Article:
In the August issues of Teen Vogue and Seventeen, thin white women dominate. While one issue of a magazine does not reflect a year’s worth of content, The Daily Beast conducted an informal study to get a general sense of the images. On the editorial pages of Teen Vogue in August, we counted 95 images that include white women and 19 images that include ethnically diverse women. On the editorial pages of Seventeen in August, we counted 154 images that include white women and 72 images that include ethnically diverse women. The cover of Seventeen features a Filipino-Spanish-Irish actress named Shay Mitchell. On the cover of Teen Vogue are Spider Man stars Emma Stone and Andrew Garfield.
“Teens hate hypocrisy,” says Steiner-Adair of the imbalanced images. “If you’re really trying to sell beauty and body acceptance, walk the walk.”
Following our super fun faux fashion show demonstration asking Teen Vogue to pledge in the pages of their magazine never to alter models’ faces or bodies, we had a meeting with them. And sadly, it didn’t go as well as we’d hoped. But we’re not giving up!
The SPARK representatives–petition starters Carina and Emma alongside our Executive Director Dana Edell–met the staff the magazine for less than five minutes, and the staff made no mention of the campaign or the magazine’s photoshoot process. Instead, they gave Emma and Carina copies of Teen Vogue and told them to use it to “learn about the magazine,” as though we didn’t already know about it–I’m a Teen Vogue subscriber!
This was obviously disappointing to us, but we will still continue on our mission to get Teen Vogue to stop altering the appearances of the girls in their magazine. Teen Vogue has an incredibly large readership that supports them immensely, and now it’s time for the magazine to do the same for their readership. Teen Vogue has the power to change how girls feel about their bodies when they read their magazine, and they can lead other publications to do the same. People (including you, reader!) can continue to support our cause to help teen girls everywhere by signing our petition to have Teen Voguemake a commitment in the pages of their magazine to never altering models’ bodies or faces. We want people to stand up for teen girls and help us get Teen Vogue to do the right thing; they affect the lives of their readership in so many ways, and we want them to use this ability in a good way. They have the choice to be the heroes in this story; help them make that decision.
NAILED IT: following SPARK’s campaign, led by 14 year old activist Julia Bluhm, Seveenteen Magazine has committed to NEVER altering the faces or bodies of girls in their magazines and to showing true diversity in their pages. This is a HUGE DEAL for the US magazine industry and now two other SPARK activists, Carina and Emma, are asking Teen Vogue to follow suit and start building a better media landscape for girls.
We’re excited to see how these changes manifest in the pages of Seventeen, and we’re counting on the girls who read these mags—the girls who demanded change!—to really hold them accountable for these promises.
ETA: Since this has come up—we know that Seventeen is saying that they “never have and never will” digitally alter girls’ bodies, but fifteen minutes with any issue of Seventeen will prove that that’s just not true. Dang, sometimes you don’t even have to open the magazine to see it! If the images in the magazine and on the cover don’t change, it’ll now be much, much easier for readers to hold Seventeen accountable to their promises. That’s important, and also excellent news—because at the end of the day, magazines SHOULD be accountable to their readers, not to advertisers or the beauty industry.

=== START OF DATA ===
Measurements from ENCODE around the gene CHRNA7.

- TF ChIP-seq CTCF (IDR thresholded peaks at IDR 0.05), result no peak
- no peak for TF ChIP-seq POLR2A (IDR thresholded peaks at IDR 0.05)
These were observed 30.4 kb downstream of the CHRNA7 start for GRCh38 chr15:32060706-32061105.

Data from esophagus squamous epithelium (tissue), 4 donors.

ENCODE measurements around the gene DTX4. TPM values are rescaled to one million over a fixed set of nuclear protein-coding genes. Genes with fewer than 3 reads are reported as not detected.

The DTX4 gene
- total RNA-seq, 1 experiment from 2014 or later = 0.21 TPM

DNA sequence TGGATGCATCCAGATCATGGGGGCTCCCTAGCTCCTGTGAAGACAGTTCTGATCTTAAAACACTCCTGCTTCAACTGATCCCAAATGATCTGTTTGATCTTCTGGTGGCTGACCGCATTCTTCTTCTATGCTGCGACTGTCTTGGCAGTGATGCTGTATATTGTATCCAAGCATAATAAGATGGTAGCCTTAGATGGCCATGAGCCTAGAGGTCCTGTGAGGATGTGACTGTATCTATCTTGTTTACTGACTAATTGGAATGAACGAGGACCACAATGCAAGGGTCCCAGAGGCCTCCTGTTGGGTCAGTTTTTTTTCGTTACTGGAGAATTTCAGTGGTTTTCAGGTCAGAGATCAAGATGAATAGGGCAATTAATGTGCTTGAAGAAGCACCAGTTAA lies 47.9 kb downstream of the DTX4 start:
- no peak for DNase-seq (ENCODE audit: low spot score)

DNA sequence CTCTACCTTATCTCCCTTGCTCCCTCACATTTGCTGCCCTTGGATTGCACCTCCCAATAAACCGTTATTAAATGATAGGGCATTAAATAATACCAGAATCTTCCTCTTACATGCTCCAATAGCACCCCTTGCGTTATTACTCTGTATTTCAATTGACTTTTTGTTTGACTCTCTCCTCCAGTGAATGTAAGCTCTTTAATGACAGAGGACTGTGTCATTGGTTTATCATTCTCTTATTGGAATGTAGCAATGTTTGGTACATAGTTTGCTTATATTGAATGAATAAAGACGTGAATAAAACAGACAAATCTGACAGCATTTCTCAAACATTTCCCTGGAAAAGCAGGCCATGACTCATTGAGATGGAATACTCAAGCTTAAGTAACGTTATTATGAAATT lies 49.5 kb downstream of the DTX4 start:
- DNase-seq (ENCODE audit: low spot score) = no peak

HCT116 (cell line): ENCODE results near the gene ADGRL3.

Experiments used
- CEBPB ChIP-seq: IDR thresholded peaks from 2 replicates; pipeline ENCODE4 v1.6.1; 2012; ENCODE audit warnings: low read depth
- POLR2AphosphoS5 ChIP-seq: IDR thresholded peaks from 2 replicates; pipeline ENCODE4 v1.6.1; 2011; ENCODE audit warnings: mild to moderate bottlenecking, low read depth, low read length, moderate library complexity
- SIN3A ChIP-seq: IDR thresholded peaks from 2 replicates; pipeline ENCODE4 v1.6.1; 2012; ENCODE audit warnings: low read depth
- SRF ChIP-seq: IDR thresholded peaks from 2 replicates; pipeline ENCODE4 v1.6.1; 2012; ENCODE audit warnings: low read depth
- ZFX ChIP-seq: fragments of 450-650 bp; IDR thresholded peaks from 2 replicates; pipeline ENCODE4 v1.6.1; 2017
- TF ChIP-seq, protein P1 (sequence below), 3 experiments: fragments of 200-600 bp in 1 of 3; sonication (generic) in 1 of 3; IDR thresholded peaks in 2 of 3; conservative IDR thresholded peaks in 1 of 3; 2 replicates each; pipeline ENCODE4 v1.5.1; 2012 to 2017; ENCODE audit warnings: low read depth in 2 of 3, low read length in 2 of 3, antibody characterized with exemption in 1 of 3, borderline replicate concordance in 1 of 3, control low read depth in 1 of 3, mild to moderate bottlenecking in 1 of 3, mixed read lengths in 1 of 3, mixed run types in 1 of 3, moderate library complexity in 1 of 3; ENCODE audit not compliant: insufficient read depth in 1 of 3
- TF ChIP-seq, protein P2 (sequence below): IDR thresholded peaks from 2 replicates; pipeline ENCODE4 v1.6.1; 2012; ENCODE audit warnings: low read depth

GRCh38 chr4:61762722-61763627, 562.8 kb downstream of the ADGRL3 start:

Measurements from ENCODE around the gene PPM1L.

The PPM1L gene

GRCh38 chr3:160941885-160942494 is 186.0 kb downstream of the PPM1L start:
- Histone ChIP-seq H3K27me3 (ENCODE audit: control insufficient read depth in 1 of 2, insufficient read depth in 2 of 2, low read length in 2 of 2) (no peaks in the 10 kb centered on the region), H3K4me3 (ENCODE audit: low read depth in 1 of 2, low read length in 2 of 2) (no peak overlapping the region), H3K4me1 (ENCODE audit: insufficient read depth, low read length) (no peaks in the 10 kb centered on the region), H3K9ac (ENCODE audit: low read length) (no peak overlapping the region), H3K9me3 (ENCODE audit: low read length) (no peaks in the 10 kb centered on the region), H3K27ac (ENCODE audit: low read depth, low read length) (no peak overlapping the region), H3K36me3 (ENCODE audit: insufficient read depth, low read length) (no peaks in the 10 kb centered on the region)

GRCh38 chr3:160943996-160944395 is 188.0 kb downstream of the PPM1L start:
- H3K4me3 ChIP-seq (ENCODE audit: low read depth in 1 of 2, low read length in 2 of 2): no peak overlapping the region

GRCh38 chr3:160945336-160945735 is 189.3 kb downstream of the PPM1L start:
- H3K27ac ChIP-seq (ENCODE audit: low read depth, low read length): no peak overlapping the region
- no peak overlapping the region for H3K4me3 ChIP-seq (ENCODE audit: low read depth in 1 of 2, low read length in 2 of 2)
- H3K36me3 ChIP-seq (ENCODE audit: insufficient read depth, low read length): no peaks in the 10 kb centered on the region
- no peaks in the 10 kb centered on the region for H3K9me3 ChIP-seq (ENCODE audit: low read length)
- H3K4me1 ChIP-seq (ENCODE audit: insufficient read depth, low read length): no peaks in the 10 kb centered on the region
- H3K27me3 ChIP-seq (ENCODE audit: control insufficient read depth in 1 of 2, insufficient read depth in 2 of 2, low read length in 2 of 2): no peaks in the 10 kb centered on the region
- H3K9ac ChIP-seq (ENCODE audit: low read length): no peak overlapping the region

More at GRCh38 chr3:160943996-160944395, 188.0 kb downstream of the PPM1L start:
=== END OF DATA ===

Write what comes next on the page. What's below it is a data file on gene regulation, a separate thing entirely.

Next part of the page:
Who wears short shorts? Fat girls wear short shorts. Also, upper right? Unintentional and too funny. #KeepItRealChallenge (Taken with Instagram)
We are LOVIN’ all of the photos submitted to the Keep It Real Challenge! You can see some of them here, and check out the #keepitrealchallenge tag on Instagram for more!
"We’re on to you. We know you’re not really selling us magazines."
"I used to draw myself as a white girl in my first grade journal, until I realized that I didn’t look like that and it was OK—it was more than OK."
My sister Melissa is 9 years old, and has Charcot-Marie-Tooth, a form of muscular dystrophy that in particular, affects her peripheral nerves in her hands and legs. She wears leg braces and uses a walker. But she, and every other girl out there, deserves to know that she is beautiful, which, as cliche as it sounds, is from the inside out.
There are many types of girls, of all skin colors, ability levels, body shapes, and backgrounds. Yet our culture worships one standard of beauty—that of the fashion magazines, loaded with hypersexualized advertisements featuring only tall, thin, Caucasian women.
My sister Melissa may not fit their standards, but the reality is that all girls look to the world around them to appraise their own worth. As she enters the difficult transition of the preteen years, I want to forge a better world that will judge her for the value of her thoughts, not how she looks or walks. I want her to keep her confidence in herself and the abilities that she DOES possess.
"Cosmo, Seventeen, you gotta shape up—and not in the way you usually mean it, but uh, in ethical and journalistic standards, you gotta shape up."
After a wildly successful Day 1 of the Keep It Real Challenge asking magazines to drop idealized image editing—both Lucky Mag and Marie Claire publicly showed support!—it’s time for Day 2: blog-o-rama!
We have three written pieces & several vlogs going up today about image retouching, body image, magazines, and media, and we want YOU to contribute! Submit posts to us, send us the link to a post or video you’ve posted elsewhere, or tag your related tumblr posts with #keepitreal & we’ll reblog and tweet about your pieces. You can also post your pieces in the Facebook event!